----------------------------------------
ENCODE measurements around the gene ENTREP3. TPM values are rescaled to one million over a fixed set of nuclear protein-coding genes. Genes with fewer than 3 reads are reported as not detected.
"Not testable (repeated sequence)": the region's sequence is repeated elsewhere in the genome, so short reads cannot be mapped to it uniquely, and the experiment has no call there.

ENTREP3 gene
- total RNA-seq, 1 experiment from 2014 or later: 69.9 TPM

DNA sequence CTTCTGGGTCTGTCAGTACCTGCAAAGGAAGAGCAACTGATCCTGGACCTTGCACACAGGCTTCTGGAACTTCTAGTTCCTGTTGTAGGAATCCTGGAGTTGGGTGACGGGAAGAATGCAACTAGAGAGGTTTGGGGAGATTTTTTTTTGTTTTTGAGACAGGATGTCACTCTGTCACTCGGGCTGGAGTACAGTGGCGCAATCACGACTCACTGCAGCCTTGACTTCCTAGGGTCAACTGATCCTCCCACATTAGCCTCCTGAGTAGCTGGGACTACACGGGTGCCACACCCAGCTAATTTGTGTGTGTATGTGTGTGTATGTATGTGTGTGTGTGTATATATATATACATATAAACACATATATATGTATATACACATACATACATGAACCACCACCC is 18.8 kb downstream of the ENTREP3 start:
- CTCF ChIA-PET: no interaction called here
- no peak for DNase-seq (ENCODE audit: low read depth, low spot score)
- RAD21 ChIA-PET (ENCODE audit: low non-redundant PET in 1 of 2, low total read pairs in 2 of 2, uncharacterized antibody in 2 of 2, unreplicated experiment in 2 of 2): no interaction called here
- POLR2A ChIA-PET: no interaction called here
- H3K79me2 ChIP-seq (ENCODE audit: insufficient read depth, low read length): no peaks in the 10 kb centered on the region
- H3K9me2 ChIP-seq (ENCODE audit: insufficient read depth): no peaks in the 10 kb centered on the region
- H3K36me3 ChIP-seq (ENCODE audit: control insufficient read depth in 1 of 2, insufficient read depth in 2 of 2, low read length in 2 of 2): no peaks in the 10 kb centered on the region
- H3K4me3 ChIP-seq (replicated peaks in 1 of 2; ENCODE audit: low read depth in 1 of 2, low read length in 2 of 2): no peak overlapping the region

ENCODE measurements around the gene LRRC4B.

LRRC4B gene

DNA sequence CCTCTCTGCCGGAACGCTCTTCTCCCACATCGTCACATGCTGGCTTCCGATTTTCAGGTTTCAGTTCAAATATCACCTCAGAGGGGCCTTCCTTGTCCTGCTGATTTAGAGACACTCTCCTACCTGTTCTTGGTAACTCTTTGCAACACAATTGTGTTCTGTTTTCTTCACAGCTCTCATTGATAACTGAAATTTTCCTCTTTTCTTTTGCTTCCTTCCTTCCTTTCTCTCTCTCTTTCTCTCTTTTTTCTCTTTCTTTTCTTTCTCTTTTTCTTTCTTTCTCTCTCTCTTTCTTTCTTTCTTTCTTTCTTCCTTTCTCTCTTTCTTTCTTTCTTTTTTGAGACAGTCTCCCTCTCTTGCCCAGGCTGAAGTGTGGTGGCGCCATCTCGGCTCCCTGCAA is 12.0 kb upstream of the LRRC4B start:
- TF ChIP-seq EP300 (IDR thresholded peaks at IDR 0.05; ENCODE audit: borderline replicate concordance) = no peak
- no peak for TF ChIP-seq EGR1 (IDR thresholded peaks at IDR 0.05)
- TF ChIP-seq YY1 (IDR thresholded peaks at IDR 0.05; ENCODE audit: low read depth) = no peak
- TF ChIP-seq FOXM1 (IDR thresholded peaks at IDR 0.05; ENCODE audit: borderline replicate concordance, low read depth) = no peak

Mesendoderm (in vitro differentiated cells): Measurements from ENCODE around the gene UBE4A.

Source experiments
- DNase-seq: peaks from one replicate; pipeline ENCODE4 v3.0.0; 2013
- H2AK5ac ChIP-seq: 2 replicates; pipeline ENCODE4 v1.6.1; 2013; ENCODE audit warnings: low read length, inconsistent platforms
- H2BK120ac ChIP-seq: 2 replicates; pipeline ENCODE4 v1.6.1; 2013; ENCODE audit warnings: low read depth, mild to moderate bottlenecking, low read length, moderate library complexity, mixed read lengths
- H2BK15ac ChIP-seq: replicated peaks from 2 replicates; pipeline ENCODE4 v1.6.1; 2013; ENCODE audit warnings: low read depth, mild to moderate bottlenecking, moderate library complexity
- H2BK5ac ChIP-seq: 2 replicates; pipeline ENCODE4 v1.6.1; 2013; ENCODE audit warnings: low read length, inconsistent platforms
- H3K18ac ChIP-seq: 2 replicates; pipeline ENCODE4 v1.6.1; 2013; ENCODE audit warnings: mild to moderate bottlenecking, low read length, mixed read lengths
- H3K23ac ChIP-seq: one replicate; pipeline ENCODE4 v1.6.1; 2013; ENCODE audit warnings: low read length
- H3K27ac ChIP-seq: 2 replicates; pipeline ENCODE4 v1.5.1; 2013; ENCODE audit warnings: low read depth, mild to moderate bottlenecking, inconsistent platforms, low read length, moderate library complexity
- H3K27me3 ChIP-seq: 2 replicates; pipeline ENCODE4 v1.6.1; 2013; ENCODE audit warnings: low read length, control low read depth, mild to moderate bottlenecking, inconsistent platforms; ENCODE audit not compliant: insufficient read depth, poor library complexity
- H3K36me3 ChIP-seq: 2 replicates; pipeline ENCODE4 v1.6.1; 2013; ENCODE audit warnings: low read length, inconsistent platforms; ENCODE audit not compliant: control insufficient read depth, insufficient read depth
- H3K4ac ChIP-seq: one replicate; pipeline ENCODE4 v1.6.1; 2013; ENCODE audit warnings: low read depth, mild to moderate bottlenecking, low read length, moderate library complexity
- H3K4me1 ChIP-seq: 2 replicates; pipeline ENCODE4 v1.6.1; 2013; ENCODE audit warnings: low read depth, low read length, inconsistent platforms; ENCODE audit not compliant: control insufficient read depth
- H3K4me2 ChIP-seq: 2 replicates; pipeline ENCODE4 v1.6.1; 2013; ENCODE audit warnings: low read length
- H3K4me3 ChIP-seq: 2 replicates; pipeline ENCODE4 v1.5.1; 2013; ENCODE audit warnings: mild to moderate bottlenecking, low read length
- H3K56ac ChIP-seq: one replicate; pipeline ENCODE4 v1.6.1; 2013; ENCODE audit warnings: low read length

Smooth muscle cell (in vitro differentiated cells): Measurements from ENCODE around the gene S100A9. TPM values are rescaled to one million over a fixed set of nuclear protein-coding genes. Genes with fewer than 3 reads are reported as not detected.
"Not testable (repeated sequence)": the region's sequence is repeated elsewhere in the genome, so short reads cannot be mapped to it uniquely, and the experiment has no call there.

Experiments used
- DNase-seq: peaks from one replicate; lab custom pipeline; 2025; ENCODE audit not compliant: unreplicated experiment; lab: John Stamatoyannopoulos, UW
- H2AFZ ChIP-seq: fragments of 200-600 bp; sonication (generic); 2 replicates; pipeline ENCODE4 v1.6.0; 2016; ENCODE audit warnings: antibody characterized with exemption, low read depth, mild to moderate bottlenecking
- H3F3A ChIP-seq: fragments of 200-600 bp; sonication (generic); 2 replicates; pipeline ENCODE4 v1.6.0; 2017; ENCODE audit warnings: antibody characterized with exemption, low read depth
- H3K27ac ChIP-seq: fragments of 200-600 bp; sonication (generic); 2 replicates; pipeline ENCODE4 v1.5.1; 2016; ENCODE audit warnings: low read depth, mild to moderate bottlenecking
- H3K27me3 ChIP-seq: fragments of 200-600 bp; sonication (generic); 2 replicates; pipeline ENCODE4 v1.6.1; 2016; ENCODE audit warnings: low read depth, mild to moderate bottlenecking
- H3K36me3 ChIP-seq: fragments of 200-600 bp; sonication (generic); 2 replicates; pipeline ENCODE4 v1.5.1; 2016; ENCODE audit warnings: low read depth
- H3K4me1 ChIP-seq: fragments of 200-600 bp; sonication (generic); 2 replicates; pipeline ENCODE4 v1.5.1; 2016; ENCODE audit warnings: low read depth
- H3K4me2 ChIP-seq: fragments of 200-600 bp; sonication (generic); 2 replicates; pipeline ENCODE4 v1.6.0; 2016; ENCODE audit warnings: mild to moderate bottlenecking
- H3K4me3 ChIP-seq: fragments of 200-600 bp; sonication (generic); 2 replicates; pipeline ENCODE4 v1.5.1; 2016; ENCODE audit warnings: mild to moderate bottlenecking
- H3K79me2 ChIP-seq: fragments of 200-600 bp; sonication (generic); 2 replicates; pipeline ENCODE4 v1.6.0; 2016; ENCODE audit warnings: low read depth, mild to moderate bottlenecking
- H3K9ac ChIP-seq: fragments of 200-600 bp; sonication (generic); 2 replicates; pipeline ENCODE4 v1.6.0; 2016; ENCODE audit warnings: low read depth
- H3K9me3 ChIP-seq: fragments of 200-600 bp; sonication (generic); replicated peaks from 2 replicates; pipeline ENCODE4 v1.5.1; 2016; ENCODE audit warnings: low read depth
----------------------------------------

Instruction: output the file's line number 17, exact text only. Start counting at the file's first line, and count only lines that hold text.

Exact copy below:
- TF ChIP-seq EP300 (IDR thresholded peaks at IDR 0.05; ENCODE audit: borderline replicate concordance) = no peak